Following in the footsteps of the reconstruction of Somnath Temple, construction of Ram Mandir is a culmination of efforts in resisting a distorted narrative of secularism
It augurs well that while much is being written and said on the epochal occasion of the foundation laying for Ram Mandir much is also being discussed about the reconstruction of the Somnath Temple in the early years of independence. Of the construction of Somnath, Sardar Patel, the unwavering moving force behind the effort had articulated two fundamental positions. When a debate ensued on whether the completely decrepit ruins of the badly desecrated temple be preserved by the Archaeological Department instead of building a new one in its place, the Sardar had argued that the “Hindu sentiment in regard to this temple is both strong and widespread” and “in the present conditions, it is unlikely that sentiment will be satisfied by mere restoration of the temple, or by prolonging its life. The restoration of the idol would be a point of honour and sentiment with the Hindu public.”
On another occasion, Patel, who clearly understood the intrinsic and deeper symbolism and necessity of the project categorically stated that the people “would never genuinely feel that freedom had come, nor develop faith in (their) future, unless Somnath was restored.” It was an era, when, as the BJP’s historic ‘Palampur Resolution’ of June 1989, noted, “Secularism had not yet become a euphemism for Hindu baiting, as it has become today.” The issue was discussed in the cabinet, there is no record of Pandit Nehru having opposed it then, and the project started in earnest. KM Munshi, the most ardent and consistent proponent of the reconstruction of Somnath had conceived of the project as a mega-multidimensional one.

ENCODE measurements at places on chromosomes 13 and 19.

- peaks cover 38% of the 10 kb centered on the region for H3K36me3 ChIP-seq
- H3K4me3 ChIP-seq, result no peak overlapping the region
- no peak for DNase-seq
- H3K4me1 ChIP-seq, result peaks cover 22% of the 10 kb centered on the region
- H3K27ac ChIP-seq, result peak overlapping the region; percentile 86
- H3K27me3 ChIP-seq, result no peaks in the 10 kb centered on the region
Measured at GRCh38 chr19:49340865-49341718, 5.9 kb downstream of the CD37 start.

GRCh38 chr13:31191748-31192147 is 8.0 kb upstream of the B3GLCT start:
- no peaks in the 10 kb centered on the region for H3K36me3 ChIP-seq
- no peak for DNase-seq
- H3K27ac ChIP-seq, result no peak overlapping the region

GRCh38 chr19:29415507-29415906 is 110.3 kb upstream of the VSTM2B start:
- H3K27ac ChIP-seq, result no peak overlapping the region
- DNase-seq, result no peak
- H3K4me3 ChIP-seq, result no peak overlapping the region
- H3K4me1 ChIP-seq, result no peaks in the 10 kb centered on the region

NV Gadgil, free India’s first public works minister, involved from the early days of the project, recalls that Maulana Azad wanted that “the site should be preserved as it was.” But the majority consent among the discussants was that the temple be erected anew. Gadgil writes how, in Kathiawar, artisans of the Sompura community were enlisted for recreating in “stone the wealth of images and décor as it was in the olden times…” Sardar Patel raised an initial fund of five million rupees or so, and on “Gandhiji’s advice, it was decided to entrust the work to a trust which would have one representative from the Central Government.”